How does the leadership gap impact you?

by McCormick Center Staff

August 3, 2017

Teri Talan, our Senior Policy Advisor, spoke recently at New America in Washington D.C. at an event called The Power of Leaders in Early Learning. As part of the panel, she shared her insight into how states and organizations can better prepare leaders through policy for the early childhood workforce.

Watch below to hear from Teri about her experience and how she believes the early childhood landscape can be improved using efforts such as the L.E.A.D. Clearinghouse to change policies and grow leaders in the field.

5 Responses to “How does the leadership gap impact you?”

  1. Karla Berra says:

    Thank you for be a key player in the collaboration efforts and focusing attention on ECE leaders to close the training gap.
    I also like the “living document” concept – so helpful for our business and keeping up with current trends.

    I look forward to more collaboration with the ECE field on the policies and qualifications for ECE leaders. It’s something we have to get right.
    thanks again.

  2. Teri Talan says:

    Karla, we know a lot about what teachers need to know and be able to do to support young children’s development and learning. We have yet to be so definitive about what program leaders need to know and be able to do to support teachers and families so young children thrive. It is exciting to be working towards a unifying foundation for program administrators and directors as well.

  3. Laurie says:

    I have three teaching credentials and a Program Director Permit for ECE, yet still do not have a Master’s Degree which is needed to be a Director in school districts. The alignment of requirement do not match across states and among organizations. We must create a state/national standard that aligned with K-6 teaching.

    For me, with over 120 post bac units but no Master’s, I am shut out of many significant leadership opportunities that I am qualified for via professional experience but not by degree. I/WE cannot afford to pursue a Master’s on ECE wages. There must be grants and funding for those who seek leadership tracks to earn Master’s degrees in ECE/CHDV.

  4. Daniel Dinnell says:

    It would be closer to true ECE collaboration with families and professional leaders to have parents involved as co-presenters/instructors of professionals during their early years in the educational system, showing how working together as collaborators can benefit the outcomes of families and their children.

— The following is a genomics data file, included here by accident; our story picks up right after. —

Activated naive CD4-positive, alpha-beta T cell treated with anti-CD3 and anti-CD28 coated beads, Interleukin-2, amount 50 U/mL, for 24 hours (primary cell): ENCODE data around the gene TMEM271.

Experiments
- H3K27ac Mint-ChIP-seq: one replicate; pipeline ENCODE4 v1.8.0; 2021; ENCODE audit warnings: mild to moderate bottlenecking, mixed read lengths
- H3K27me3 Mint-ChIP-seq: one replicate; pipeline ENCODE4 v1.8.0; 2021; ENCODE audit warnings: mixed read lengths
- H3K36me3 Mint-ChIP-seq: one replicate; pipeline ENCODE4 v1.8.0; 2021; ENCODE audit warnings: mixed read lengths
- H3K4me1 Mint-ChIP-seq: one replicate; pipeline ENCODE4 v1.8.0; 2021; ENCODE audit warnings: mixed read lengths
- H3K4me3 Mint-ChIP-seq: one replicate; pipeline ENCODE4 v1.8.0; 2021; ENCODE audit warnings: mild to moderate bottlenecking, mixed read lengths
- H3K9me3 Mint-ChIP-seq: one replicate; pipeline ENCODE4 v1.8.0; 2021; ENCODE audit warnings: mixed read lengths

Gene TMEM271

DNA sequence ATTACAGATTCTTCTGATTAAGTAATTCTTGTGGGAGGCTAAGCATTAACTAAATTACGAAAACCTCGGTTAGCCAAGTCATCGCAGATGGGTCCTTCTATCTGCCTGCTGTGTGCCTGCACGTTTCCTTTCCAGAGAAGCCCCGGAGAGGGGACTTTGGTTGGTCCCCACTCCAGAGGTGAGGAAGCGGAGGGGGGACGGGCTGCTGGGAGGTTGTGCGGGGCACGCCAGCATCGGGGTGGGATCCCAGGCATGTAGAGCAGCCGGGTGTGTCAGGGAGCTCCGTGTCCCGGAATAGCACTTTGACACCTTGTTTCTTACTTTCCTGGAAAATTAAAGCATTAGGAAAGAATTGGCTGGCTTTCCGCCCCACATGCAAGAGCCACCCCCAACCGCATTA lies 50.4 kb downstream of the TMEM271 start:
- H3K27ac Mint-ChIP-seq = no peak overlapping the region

Just my perspective, as a parent.

  5. I love the work the McCormick Center is doing! I so hope I get to work with you guys on something sometime. I’ve been in the Early Childhood field since 1990 and I have my doctorate in Leadership. I’ve been saying for YEARS that we needed to take a serious look at this issue. Anecdotal evidence suggests that many coordinators and directors entered the field of leadership because they are good providers which led to them being promoted to a direct leadership position with little or no training and no aptitude assessment or inventory of leadership skills.

    In regards to the home visiting field in Arkansas we are being intentional about leadership development.
    • We developed an invitation only Leadership Academy for New and Emerging Home Visiting Leaders.
    • We provide annual focused leadership development to current coordinators and directors through an annual leadership retreat and through our annual home visiting conference.
    • We continue the professional development of leaders through voluntary quarterly leadership book club meetings. Book club conversations are structured around content discussions of the book with a focus on application in home visiting programs of the lessons learned.

    We believe a well-trained and competent workforce is critical to the success of any profession, including home visiting. Across disciplines, professional development plays a key role in increasing professionalism, improving services, and reducing staff attrition. As the field of home visiting advances, it will be increasingly important for us to be more intentional about the training and professional development we provide to staff at various stages of their career. Such a multi-level and coordinated approach to professional development would allow home visitors to more clearly see the potential for career advancement within the home visiting field rather than having the leave the field for career advancement. Increased funding and interest in home visit since 2011 has led many states to conduct needs assessment and consider core competencies for home visitors, supervisors, and other home visiting leaders within their state. This type of information is critical to developing an effective professional development program.

    LOVE your conversations! Don’t leave home visiting providers out of the conversation. We need leaders too. :^)